Dos and Don’ts You Should Follow to Keep Your Dog Safe from Fleas

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Nothing can ruin the beautiful summer season for your pooch like nasty pests. Here are some of the dos and don’ts for effectively battling a flea infestation

By Guest Blogger, Lauretta Williams

Even though fleas are regular visitors during the warm balmy days, your pet can stay healthy and flea-free with a few simple prevention steps. Here are some of the dos and don’ts for effectively battling pet flea infestation.

What to DO before and after you notice fleas on your pet

Regularly examine your pet

Fleas’ worm-like bodies enable them to crawl about and feast on organic debris. They enjoy cruising through hair and feathers and take mice, raccoons, feral cats, stray dogs, birds, and other animals for hosts. A common misconception is that dogs kept in an enclosed yard are thus safe from getting infected. As outdoor animals can get close or in your yard/garden, there’s no guarantee that your pet is safe if you don’t let it outside. On the contrary, by not regularly checking for fleas, you may risk a disease spread, which could have been entirely preventable.

Promptly reacting can be determining

Fleas are not always visible to the naked eye, so don’t build your hopes up too much after a physical examination, as thorough as it may seem to you. In fact, only 5% of fleas live on your pet while the rest are in different developmental stages somewhere in the pet’s environment.

If you spot small black spots on your pet’s coat, it may be flea feces, a solid indication that your furry friend needs a good flea-treatment bath. To differentiate feces from simple dirt particles, place the speckles on a wet paper towel, and look for red marks. It actually indicates digested blood in the fleas’ droppings.

Opt for vet-approved medication

Your trusted vet can precisely determine the severity of the infestation and help you choose the safest and most efficient treatment. Sometimes, a simple warm soap bath can do the trick, but your vet will usually prescribe a chemical insecticide applied topically, orally, or in the form of flea collars.

Taking matters into your own hands can be extremely dangerous as DIY remedies, homemade medication and treatment can be too mild or ineffective for your pet’s problem. Fleas transmit tapeworm, bacteria, cause severe itchiness, and even hair loss – solid reasons for not taking chances when it comes to your pet’s health.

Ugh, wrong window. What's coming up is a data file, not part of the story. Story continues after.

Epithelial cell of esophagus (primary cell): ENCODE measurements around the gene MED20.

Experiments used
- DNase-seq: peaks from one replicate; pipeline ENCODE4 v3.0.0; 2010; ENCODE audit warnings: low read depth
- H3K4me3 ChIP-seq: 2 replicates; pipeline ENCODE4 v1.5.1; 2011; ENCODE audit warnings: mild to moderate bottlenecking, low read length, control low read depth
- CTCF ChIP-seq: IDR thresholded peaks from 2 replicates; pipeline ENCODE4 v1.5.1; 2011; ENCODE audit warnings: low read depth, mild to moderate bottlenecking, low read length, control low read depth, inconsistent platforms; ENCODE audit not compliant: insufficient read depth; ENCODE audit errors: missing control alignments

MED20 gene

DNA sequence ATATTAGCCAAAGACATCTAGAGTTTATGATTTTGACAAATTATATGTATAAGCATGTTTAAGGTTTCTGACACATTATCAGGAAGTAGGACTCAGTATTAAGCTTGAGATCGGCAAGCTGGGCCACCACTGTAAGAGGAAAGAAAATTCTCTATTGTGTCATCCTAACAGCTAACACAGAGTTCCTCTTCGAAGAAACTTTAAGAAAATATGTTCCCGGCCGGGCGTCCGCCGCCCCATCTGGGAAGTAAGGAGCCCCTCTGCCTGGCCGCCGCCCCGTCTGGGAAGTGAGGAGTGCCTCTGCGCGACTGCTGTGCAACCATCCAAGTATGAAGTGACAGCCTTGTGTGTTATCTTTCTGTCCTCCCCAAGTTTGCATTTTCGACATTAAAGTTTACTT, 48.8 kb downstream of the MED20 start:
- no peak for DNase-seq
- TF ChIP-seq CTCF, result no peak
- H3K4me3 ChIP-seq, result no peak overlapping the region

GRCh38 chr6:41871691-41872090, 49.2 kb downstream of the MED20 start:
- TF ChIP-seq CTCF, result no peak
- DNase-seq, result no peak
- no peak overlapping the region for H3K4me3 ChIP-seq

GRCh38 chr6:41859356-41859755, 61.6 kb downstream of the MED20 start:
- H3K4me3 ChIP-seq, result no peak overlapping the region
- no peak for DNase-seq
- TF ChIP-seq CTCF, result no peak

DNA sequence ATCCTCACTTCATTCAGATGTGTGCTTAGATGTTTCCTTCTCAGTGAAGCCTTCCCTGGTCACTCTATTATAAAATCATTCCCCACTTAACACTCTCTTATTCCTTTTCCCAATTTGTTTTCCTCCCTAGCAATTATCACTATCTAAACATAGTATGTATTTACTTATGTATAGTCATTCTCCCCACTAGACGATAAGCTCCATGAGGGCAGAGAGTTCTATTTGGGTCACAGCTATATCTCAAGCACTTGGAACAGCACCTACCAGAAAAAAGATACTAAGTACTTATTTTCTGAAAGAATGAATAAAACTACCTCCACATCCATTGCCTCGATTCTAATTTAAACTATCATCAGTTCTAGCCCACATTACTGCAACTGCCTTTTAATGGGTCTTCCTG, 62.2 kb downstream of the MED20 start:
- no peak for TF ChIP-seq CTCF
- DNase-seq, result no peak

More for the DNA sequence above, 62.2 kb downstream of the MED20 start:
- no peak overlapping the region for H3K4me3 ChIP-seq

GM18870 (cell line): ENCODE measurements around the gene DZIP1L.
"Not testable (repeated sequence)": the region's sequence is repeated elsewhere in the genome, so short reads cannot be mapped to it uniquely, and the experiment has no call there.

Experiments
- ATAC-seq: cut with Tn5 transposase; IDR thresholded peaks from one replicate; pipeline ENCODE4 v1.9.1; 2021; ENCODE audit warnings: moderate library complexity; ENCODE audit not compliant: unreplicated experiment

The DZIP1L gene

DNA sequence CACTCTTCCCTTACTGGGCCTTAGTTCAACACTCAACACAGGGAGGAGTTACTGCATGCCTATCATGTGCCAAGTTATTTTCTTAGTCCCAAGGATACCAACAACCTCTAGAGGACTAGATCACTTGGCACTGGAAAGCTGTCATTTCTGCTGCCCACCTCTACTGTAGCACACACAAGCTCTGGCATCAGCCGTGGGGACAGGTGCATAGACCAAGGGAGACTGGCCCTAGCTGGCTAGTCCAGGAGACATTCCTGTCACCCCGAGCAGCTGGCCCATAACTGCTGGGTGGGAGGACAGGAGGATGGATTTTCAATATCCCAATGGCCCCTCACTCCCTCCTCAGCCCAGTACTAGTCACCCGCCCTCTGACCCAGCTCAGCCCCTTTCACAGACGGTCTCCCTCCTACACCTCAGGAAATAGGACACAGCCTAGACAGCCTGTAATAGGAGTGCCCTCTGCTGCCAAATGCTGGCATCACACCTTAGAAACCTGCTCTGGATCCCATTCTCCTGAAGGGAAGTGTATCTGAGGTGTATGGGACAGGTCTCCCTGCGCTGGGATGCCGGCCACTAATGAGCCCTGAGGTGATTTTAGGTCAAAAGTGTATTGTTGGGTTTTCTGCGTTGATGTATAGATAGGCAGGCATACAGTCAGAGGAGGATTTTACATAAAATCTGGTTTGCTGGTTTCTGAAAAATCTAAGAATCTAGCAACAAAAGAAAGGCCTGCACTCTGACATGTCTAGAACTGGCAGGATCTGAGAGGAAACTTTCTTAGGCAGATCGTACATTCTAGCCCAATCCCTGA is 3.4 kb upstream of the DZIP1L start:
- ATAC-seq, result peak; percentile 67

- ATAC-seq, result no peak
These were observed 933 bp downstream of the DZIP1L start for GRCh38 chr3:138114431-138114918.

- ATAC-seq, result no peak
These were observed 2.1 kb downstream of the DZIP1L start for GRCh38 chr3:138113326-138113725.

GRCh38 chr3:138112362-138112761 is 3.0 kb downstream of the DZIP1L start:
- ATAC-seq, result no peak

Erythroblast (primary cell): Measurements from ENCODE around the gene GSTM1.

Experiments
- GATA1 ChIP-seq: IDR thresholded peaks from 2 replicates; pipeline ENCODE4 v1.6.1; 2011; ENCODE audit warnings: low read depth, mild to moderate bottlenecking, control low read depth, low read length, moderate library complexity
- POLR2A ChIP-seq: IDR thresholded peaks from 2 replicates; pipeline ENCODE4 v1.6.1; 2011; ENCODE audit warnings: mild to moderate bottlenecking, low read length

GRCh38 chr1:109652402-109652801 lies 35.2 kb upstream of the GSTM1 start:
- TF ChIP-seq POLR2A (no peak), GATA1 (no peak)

If your pet has fleas, make sure to treat its environment too

Since fleas develop in different stages, there will be more hazard of flea infestation in your pet’s surroundings than there currently is on their skin and coat.

As soon as you start medicating your pet, take care of all the areas it has access to. Wash all the bedding and thoroughly vacuum carpets and furniture to eliminate flea larvae. During the treatment, you can consider keeping your pet in a separate room to diminish the chances of flea spreading. For much severe flea problems, you can use a flea bomb or a fogger, a strong pesticide-infused fog. However, make sure to carefully read the labels as most of these products are powerful and require 12-24 hours of evacuation.

What NOT to do before and after you notice fleas on your pet

Don’t rely on weather conditions

The life cycle of fleas is much longer than we’d expect, and it’s their larval development that is dangerous for pets as they are almost unnoticeable at that stage. Indoor space can contain microenvironments perfect for flea larvae thriving even in cold weather. If your pet suffers from flea allergies, getting too comfortable during cold seasons can be extremely harmful to the pet’s recovery.

Don’t forget to read the labels!

Flea control failure can often be attributed to inappropriate use of products and medication. Since fleas can be very persistent and require even several months of treatment, it’s vital to stick to the recommended guidelines and dosage. If your pet seems to be doing better and not scratching, this doesn’t mean you should stop the therapy, quite the opposite!

Don’t ignore the risks

Flea collars and prevention programs are the most reliable solution for complete safety. General vet check-ups include flea, tick, and parasite treatment, so make sure to adhere to regular appointments responsibly.

Final thoughts

No pet parent wants to see their pet itching and scratching because they’ve contracted fleas. While flea preventative medications are the most effective method when it comes to keeping fleas at bay, you should also clean and practice good pet hygiene.

Grooming your pet regularly will help you notice an infestation before it becomes a bigger problem, and it’s also great for bonding, too. Finally, proper hygiene inside and outside the house, regular vacuuming and cleaning, yard mowing and gardening (if you keep the pet outside) are always a must whichever pet health issue you’re dealing with.

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